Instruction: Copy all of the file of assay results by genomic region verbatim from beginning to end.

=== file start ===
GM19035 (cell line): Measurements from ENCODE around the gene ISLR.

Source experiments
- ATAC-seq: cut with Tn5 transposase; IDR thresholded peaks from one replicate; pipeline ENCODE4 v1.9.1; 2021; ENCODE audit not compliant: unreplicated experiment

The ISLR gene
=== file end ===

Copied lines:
GM19035 (cell line): Measurements from ENCODE around the gene ISLR.

Source experiments
- ATAC-seq: cut with Tn5 transposase; IDR thresholded peaks from one replicate; pipeline ENCODE4 v1.9.1; 2021; ENCODE audit not compliant: unreplicated experiment

The ISLR gene